17. Synthpop a tool to enable more flexible use of sensitive data within the Scottish Longitudinal Study
    Chris Dibben, Gillian M. Raab, Beata Nowok, Lee Williamson and Lynne Adair
    18. Safe Data Technologies: Safely Expanding Access to Administrative Tax Data
    Claire Bowen, Leonard E. Burman, Robert McClelland and Aaron R. Williams
    19. Secure Federated Learning: Integrated Statistical Modeling for Healthcare Applications
    Xiaoqian Jiang, Jihoon Kim, Tsung-Ting Kuo and Lucila Ohno-Machado



    Jörg Drechsler is head of the Department for Statistical Methods at the Institute for Employment Research in Nuremberg, Germany and Professor of Statistical Science at the Institute for Statistics at the Ludwig-Maximilians-University in Munich. He is also an Associate Research Professor in the Joint Program in Survey Methodology at the University of Maryland. His main research interests are data confidentiality and nonresponse in surveys. He is a fellow of the International Statistical Institute. He received his PhD in Social Science from the University in Bamberg and his Habilitation in Statistics from the Ludwig-Maximilians-Universität in Munich.

    Daniel Kifer is a Professor of Computer Science at Penn State University. He has published extensively on technical approaches for privacy and confidentiality, with work spanning attack algorithms, novel methods for disclosure avoidance, statistical analysis of perturbed data, and automated tools for catching implementation errors. In 2016-2017, Kifer spent his sabbatical at the U.S. Census Bureau and helped design the disclosure avoidance system used for the 2020 Decennial Census. Kifer obtained his bachelor's degrees in mathematics and computer science at New York University and his Ph.D. at Cornell.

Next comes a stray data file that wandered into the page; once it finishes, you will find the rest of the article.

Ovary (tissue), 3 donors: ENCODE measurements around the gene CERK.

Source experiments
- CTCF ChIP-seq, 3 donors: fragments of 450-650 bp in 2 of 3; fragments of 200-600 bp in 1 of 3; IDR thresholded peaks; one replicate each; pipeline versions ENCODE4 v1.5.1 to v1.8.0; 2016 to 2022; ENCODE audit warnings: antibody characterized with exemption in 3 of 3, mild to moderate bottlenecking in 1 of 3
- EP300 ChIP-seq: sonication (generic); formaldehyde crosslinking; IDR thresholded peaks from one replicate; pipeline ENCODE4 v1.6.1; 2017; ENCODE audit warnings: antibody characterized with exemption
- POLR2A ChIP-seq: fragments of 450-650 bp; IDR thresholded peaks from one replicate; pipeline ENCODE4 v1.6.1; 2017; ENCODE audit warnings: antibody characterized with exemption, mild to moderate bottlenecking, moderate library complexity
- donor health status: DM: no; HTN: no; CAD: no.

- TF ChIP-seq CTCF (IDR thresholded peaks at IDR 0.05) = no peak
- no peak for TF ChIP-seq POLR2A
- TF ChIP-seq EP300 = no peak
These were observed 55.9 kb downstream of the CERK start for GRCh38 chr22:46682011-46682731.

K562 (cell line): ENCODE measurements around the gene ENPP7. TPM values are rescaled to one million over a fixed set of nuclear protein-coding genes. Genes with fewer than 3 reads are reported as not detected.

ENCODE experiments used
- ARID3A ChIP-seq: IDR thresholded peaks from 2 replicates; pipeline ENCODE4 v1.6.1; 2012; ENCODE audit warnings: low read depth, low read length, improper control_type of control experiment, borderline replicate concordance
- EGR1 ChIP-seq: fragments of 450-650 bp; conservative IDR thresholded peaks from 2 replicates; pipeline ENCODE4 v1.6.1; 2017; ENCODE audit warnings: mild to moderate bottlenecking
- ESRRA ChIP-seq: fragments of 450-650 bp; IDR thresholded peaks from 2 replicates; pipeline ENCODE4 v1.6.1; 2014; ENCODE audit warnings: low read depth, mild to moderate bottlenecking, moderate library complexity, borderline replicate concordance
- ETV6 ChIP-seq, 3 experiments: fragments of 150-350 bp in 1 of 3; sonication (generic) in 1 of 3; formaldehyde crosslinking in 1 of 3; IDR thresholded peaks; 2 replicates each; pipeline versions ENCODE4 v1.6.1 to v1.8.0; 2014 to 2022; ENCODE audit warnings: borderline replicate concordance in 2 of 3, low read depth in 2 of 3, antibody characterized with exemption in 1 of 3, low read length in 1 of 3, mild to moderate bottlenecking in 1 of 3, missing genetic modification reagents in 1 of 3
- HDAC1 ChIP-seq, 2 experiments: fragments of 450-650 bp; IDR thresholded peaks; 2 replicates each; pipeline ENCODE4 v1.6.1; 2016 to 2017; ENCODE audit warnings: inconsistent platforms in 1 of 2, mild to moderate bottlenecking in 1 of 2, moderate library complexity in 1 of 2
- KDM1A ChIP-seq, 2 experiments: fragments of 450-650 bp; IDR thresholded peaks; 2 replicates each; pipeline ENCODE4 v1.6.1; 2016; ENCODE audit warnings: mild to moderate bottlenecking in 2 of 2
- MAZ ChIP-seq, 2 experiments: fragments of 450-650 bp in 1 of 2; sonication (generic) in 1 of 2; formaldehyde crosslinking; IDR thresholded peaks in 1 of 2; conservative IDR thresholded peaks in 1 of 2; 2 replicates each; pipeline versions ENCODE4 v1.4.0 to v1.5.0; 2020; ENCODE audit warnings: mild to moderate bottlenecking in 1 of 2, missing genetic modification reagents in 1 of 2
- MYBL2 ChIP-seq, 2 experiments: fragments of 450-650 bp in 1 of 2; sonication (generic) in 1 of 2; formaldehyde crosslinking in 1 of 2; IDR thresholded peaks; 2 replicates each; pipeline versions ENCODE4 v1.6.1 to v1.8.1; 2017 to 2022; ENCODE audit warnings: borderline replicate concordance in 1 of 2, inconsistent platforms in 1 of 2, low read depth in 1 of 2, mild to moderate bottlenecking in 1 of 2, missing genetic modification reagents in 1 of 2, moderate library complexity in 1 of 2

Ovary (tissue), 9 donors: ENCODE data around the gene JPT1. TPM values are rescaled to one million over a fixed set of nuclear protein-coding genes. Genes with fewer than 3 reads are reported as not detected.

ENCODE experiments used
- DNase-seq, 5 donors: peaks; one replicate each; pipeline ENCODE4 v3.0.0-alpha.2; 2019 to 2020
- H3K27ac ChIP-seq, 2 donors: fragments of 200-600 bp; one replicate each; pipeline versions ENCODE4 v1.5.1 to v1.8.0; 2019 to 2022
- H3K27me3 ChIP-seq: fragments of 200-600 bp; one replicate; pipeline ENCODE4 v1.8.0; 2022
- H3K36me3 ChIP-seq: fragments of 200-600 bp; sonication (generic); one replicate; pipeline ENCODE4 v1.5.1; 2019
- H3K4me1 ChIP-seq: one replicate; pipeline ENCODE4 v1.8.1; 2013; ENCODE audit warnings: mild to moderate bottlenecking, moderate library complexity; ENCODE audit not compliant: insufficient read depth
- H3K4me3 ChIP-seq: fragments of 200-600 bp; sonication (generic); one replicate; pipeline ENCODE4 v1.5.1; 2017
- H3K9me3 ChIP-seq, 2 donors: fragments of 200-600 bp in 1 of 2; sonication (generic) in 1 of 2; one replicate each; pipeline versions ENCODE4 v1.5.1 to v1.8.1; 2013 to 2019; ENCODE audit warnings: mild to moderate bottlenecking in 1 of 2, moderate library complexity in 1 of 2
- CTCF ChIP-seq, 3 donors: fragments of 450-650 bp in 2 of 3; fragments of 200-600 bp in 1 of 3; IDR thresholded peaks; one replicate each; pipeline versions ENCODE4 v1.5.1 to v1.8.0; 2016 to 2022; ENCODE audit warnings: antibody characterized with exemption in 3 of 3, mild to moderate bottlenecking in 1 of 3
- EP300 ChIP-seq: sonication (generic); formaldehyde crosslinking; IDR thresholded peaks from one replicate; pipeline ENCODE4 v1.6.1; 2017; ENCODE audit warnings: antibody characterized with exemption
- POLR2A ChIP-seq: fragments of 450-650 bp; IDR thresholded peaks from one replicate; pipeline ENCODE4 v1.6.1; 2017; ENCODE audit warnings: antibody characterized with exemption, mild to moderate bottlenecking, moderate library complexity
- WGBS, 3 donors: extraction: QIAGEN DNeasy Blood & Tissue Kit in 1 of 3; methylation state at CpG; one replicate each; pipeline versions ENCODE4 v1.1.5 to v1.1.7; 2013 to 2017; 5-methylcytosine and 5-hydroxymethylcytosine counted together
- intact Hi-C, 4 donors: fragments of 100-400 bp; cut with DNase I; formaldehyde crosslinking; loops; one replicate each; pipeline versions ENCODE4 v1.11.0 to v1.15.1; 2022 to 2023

Jerome Reiter is a Professor of Statistical Science at Duke University. His primary research areas include methods for protecting data confidentiality, for handling missing values, and for integrating data across multiple sources. He has worked extensively on theory, methods. and applications for synthetic data. He is a Fellow of the Institute of Mathematical Statistics and the American Statistical Association. He received a PhD in statistics from Harvard University and his undergraduate degree from Duke University.

    Aleksandra (Seša) Slavkovic is a Professor of Statistics & Public Health Sciences, Dorothy Foehr Huck and J. Lloyd Huck Chair in Data Privacy and Confidentiality, and Associate Dean for Research, Eberly College of Science at Penn State. Her research focuses on methodological developments in the area of data privacy and confidentiality in the context of small and large scale surveys, health, genomic, and network data, including work on differential privacy and broad data access that offers guarantees of accurate statistical inference needed to support reliable science and policy. She is a fellow of the American Statistical Association, Institute of Mathematical Statistics and the International Statistical Institute. She received her PhD (2004) and M.S. (2001) in Statistics, and a Master of Human-Computer Interaction (1999) from Carnegie Mellon University. She received her B.A. in Psychology from Duquesne University (1996).